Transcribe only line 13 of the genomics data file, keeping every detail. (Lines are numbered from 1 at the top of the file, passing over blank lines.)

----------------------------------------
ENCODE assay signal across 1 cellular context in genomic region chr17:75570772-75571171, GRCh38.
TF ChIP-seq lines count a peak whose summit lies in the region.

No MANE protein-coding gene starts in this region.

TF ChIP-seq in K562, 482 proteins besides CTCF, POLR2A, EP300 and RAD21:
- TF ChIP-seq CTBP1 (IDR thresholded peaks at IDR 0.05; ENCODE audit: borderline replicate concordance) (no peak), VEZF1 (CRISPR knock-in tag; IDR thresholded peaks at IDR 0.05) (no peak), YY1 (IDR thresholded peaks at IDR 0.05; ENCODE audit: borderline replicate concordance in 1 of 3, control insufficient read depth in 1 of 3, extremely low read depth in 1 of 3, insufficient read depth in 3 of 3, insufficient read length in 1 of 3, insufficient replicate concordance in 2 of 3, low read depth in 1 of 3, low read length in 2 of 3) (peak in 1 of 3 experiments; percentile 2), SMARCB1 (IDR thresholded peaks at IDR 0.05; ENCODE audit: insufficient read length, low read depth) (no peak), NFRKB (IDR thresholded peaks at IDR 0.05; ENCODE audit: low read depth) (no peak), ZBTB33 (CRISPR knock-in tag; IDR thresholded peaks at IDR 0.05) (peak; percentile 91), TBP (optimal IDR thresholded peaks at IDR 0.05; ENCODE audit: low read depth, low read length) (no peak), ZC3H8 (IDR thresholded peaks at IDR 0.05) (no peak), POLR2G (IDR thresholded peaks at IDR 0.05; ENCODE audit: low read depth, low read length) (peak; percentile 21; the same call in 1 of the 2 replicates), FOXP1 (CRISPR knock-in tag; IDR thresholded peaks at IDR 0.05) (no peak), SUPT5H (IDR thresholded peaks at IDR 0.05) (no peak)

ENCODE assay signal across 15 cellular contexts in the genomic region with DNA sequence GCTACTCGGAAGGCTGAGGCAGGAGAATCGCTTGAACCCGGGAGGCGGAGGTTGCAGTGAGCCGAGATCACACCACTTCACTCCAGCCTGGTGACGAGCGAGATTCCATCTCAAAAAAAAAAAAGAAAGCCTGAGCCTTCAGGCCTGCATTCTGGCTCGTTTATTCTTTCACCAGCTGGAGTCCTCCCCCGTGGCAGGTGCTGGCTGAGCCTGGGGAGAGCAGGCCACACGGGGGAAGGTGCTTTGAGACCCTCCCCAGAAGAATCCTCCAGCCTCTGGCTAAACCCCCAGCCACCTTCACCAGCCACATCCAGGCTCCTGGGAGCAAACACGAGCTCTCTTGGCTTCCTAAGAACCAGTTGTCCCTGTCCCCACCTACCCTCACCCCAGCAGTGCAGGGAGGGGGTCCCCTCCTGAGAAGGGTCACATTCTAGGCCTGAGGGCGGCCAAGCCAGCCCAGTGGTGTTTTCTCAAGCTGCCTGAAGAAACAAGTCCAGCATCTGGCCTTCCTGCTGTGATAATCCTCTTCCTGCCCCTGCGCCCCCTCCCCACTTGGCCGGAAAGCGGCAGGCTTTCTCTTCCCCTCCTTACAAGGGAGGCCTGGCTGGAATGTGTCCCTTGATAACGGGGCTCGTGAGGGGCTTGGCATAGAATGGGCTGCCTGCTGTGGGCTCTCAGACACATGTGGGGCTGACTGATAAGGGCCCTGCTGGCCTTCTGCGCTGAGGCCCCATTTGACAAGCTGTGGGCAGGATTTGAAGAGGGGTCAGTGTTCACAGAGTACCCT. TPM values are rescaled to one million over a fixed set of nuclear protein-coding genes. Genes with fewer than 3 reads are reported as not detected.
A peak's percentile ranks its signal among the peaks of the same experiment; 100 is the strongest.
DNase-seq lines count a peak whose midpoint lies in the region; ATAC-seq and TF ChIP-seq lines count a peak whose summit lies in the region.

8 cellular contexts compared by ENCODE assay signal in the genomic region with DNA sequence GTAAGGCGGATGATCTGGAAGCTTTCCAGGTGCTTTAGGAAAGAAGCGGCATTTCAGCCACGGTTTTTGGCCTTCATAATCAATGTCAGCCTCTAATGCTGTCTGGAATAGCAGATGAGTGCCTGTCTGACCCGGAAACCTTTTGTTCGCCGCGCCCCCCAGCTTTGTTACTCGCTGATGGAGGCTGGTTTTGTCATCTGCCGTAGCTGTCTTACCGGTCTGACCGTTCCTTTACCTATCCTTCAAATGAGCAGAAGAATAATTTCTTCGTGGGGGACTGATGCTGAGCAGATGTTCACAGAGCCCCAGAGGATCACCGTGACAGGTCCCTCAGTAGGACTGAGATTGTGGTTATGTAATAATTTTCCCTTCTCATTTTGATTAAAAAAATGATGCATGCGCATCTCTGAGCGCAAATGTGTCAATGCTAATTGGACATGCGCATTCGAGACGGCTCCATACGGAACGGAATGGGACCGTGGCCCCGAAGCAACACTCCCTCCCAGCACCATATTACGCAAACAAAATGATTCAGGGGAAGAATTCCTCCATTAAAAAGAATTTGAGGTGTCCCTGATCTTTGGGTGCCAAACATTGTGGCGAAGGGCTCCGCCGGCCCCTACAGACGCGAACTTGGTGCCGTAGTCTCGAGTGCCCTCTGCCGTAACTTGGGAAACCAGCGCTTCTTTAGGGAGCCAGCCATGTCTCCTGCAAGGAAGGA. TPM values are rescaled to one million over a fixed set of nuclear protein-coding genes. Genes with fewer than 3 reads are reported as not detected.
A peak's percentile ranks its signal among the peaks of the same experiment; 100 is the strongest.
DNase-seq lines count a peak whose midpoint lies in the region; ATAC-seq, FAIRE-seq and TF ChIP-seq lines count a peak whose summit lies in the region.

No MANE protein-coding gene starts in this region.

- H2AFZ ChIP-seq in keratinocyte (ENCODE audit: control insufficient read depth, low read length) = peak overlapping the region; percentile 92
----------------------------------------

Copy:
- H2AFZ ChIP-seq in keratinocyte (ENCODE audit: control insufficient read depth, low read length) = peak overlapping the region; percentile 92